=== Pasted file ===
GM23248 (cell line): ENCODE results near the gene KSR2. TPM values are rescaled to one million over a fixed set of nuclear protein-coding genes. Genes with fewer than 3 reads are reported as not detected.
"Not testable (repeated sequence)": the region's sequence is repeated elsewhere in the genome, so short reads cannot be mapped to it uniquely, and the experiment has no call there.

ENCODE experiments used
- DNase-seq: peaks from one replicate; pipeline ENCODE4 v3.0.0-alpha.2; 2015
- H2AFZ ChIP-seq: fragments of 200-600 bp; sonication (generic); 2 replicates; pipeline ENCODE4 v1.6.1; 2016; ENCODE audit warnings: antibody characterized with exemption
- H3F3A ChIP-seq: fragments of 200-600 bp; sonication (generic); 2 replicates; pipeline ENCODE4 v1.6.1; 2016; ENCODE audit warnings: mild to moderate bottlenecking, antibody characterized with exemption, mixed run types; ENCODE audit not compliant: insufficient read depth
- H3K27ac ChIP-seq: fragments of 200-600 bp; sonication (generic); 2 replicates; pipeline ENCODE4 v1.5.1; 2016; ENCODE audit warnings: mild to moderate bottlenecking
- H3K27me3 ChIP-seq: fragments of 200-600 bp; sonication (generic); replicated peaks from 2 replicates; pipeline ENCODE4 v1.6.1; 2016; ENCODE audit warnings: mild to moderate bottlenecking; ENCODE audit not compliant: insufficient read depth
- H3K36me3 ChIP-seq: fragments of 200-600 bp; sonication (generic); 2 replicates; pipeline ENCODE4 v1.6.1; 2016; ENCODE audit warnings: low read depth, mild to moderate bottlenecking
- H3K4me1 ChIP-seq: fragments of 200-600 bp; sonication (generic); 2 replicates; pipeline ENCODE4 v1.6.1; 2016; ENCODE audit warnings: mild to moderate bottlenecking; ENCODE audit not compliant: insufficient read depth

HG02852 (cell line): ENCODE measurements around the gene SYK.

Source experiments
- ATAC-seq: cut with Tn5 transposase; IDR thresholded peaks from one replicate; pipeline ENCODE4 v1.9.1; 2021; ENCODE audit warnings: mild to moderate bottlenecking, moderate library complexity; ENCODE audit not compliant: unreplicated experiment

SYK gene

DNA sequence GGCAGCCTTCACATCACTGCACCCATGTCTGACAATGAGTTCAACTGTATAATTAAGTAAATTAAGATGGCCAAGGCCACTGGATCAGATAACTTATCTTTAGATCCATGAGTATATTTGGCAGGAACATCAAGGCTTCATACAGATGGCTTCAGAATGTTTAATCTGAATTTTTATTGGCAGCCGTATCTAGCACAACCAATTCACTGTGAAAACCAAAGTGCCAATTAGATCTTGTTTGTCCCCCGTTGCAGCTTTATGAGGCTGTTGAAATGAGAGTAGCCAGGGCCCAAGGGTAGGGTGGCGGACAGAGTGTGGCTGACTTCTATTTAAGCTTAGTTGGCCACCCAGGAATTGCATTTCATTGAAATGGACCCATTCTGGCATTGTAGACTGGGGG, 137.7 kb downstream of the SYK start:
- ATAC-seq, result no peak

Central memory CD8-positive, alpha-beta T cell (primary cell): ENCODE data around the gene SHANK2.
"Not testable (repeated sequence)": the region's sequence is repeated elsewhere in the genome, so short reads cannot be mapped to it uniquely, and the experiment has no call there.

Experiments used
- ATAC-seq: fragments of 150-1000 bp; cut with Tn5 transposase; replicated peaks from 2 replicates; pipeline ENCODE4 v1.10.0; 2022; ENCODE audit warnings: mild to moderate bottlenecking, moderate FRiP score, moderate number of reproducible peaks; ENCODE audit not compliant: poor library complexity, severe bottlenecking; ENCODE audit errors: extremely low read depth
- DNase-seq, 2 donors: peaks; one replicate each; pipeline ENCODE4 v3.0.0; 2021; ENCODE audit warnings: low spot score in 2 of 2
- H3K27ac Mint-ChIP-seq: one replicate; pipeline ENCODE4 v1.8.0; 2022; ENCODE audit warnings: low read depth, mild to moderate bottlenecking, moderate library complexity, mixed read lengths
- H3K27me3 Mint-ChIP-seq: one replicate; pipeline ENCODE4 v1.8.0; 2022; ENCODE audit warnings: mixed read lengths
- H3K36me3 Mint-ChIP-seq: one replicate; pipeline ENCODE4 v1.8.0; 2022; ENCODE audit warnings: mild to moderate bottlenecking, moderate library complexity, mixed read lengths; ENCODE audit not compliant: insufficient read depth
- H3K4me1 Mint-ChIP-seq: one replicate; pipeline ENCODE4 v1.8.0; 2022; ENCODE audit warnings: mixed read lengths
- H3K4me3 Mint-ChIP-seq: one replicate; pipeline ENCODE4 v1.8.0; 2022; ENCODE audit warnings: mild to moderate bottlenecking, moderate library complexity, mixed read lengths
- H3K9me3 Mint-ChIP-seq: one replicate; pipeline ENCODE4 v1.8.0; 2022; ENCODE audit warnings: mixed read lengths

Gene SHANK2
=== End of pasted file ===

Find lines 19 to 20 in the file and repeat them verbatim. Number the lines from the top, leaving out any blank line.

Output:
Experiments used
- ATAC-seq: fragments of 150-1000 bp; cut with Tn5 transposase; replicated peaks from 2 replicates; pipeline ENCODE4 v1.10.0; 2022; ENCODE audit warnings: mild to moderate bottlenecking, moderate FRiP score, moderate number of reproducible peaks; ENCODE audit not compliant: poor library complexity, severe bottlenecking; ENCODE audit errors: extremely low read depth